State owned Sunday News newspaper wrote in its edition last weekend that Dr Ally the move is aimed at protecting government property and lives of civil servants while boosting the insurance industry.
He said the move will lead to rapid growth of the industry as all big development projects get insured which will also contribute to economic growth as well as saving Treasury billions of shillings paid to replace state property destroyed in accidents but also compensate victims of such incidents.
Dr Ally was speaking to a Tanzania Insurance Regulatory Authority (TIRA) delegation that paid him a courtesy call at his Dar es Salaam office.
Commissioner of Insurance, Dr Baghayo Saqware told the ruling party’s chief executive that TIRA proposes that, among other things, to have all big development projects insured domestically because currently records show that most of the projects are being executed by foreign contractors and consultants who insure abroad.
Dr Saqware said Tanzania has been losing a big business because of such a lapse in regulations which will greatly contribute to growth of the industry and the economy in general once proper regulations are in place.
“Our proposal is to have all these issues included in the party’s next (election) manifesto, which should also put emphasis on insurance covers for small-scale farm crops, traders and cooperative societies,” the Insurance Commissioner noted.
He said TIRA always encourages insurers to innovatively introduce new and affordable insurance products to all people, noting that there is good progress for some insurers have already innovated various products, including transport insurance whereby a passenger can pay as low as 200/- premium when on journey.
“We are certain that if every Tanzanian is capable to pay for at least one of the insurance products, we will have played multiple roles at a time,” Sunday News quoted Dr Saqware.
Dr Ally commended TIRA for the proposal and asked the authority to submit the priority areas, saying the suggestion has come at the right time as the party is about to embark on the new manifesto writing next month.
The government has long suffered billions of shillings in property and lives of public officials through accidents as its property which includes buildings, motor vehicles and ferry boats.
A draft National Insurance Policy of 2014 signed by former Finance Minister, Saada Mkuya Salum said Treasury spent over 4.7bn/- to compensate survivors in three major accidents which happened between 1995 and 2013.
The payments included 400m/- to compensate survivors of MV Bukoba which sank on Lake Victoria in 1995; over 4.06bn/- compensated victims of Mbagala and Gongo la Mboto munitions explosions while 332.2m/- compensated survivors of MV Skagil boat which sank in the Indian Ocean I 2013.
“Despite that there has been no specific study to quantify the cost which the government incurs for not insuring against risks, there are few incidences in which the government was forced to incur costs as a result of accidents which otherwise could have been paid by the insurance industry had they been insured,” the draft NIP 2014 stated.
The draft further noted that a number of studies have been carried out in the country on the subject and came up with findings that inform policy recommendations for the insurance sector including advising the state on the need to insure its property.
“With the exception to government aircrafts, the rest of government assets (buildings, ferries, and motor fleet) are not insured. The study recommends that the government should insure its assets in order to free the national budget from compensating victims of accidents,”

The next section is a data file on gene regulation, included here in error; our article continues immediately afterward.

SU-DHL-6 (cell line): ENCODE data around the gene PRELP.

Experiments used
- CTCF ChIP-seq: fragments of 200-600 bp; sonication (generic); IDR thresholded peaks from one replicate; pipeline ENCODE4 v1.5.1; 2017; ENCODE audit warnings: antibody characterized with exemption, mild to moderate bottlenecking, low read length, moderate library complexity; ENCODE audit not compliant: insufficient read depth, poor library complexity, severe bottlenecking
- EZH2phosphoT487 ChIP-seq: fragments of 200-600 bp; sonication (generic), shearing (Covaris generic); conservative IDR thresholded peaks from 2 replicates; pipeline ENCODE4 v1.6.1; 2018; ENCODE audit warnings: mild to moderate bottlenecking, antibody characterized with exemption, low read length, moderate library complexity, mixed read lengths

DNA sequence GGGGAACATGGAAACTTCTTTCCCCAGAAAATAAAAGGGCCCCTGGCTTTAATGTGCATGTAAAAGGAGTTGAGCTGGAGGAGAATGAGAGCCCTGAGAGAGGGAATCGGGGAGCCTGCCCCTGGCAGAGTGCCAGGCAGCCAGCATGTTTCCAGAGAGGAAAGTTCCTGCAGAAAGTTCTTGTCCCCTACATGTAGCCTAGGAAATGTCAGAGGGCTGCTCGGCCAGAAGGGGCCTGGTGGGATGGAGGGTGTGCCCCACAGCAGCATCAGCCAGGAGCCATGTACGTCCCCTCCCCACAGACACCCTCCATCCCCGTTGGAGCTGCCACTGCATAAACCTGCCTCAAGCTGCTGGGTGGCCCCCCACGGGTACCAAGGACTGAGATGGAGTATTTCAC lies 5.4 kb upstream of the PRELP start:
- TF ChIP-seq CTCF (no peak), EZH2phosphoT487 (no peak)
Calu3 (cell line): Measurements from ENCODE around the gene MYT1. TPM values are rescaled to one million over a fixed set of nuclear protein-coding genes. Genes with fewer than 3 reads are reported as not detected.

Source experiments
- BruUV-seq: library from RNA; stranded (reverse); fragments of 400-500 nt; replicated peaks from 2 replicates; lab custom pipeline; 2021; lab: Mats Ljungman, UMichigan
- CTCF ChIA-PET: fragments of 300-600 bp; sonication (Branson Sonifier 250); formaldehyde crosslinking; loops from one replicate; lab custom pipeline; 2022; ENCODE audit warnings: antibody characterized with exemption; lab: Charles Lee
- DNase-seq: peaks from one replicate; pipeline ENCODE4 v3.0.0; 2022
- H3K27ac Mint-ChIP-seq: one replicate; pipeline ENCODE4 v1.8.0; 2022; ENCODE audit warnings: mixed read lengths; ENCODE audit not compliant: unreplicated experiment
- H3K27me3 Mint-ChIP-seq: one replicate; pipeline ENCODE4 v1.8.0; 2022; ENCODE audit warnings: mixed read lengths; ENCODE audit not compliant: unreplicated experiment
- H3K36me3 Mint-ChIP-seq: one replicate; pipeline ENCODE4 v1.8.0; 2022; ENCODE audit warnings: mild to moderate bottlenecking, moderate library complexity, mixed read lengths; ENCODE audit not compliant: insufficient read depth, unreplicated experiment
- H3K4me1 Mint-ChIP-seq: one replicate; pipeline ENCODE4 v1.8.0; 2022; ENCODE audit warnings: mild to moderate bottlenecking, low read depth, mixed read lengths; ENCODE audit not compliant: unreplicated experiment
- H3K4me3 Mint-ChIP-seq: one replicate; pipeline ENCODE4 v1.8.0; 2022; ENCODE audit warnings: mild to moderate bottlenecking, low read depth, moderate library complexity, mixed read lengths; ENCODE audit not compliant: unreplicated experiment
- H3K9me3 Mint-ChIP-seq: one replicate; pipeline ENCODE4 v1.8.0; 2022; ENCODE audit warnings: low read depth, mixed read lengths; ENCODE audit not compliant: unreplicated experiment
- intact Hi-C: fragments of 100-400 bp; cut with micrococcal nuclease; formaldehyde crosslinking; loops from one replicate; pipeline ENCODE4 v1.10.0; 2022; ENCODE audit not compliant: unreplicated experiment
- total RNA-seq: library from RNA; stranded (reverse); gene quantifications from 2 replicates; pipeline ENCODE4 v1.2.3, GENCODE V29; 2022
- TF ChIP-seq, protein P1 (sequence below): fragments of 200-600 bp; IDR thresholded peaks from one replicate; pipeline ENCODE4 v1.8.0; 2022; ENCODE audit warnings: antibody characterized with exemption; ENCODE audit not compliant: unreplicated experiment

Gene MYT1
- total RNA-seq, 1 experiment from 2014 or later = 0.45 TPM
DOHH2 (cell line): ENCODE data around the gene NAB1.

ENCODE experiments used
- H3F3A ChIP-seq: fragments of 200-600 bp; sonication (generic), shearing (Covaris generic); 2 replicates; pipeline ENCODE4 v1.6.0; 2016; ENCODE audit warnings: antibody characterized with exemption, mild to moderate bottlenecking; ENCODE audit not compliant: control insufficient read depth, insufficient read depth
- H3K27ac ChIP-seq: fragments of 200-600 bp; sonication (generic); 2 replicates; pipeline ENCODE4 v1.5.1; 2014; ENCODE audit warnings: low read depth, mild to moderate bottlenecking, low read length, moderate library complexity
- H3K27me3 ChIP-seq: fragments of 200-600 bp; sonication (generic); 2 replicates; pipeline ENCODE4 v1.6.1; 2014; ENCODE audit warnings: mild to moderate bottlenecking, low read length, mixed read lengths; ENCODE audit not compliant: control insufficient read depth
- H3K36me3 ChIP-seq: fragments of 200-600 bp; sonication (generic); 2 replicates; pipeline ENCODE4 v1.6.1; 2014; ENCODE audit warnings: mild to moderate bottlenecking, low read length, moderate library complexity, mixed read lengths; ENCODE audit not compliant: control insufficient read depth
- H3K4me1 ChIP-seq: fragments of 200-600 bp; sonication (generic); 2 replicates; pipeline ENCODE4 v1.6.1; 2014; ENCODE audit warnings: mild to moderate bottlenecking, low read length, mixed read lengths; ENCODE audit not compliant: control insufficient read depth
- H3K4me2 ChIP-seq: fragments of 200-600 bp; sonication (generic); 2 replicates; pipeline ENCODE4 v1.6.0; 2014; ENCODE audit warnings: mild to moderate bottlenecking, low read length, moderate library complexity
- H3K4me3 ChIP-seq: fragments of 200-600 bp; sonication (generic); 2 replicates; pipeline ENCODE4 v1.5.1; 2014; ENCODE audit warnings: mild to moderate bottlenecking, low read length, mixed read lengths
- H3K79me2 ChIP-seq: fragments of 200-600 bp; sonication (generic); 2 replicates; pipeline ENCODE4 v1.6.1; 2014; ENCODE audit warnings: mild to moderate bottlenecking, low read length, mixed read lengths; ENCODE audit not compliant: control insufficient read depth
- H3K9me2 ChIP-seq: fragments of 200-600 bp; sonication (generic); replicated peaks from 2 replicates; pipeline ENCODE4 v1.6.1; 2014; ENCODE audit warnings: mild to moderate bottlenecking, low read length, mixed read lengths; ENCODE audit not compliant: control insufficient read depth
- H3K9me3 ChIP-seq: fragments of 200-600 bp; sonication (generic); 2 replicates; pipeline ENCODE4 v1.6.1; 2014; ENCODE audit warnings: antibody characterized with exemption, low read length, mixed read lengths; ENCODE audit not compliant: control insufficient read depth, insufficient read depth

It further pointed out that the government lacks reliable loss experience data on its assets and recommended that the state initiates a strategic loss experience data base build up to be centralised in under the Directorate of Government Assets Management under the Ministry of Finance.
The insurance policy draft which was adopted in 2015 to become an official policy also added that government should insure its assets for both property and liability risks for the purpose of freeing the national budget.
“This will boost the industry and promote public awareness of insurance and its use in mitigating risks. The economy would benefit from the correlation between the sector and the national growth rates,” it noted.
“Often large losses involving government assets such as motor vehicles, trains and marine vessels occur whereby those suffering the losses are not equitably compensated,” the draft explained arguing that there is urgent need for the state to start insuring its assets and the public.
The draft also noted that in addition, public liability insurance is not a requirement for many types of properties, including most of those used by the public hence accidents involving such properties and structures lead to dire consequences to victims of such accidents.
“For limited requirement of compulsory insurance: professional indemnity insurance is a requirement for only a few types of professions. There is a critical need to streamline the liability procedures to ensure that coverage and benefit amounts are sufficient enough to offset the economic loss of individuals affected by mistakes committed by professionals such as engineers and medical doctors,” the draft advised.
It said if the government adopts a policy of compulsory insurance for its assets, the insurance sector is projected to grow at an average annual rate of 33 percent over the next ten years with soaring insurance penetration to cover the majority of the people.
A safe and stable insurance industry is vital for underwriting stability and confidence in the country’s economic system. Therefore, efforts for improving performance of the economy and living standards of the population must give particular attention to development of the insurance sector, the NIP 2014 draft suggested.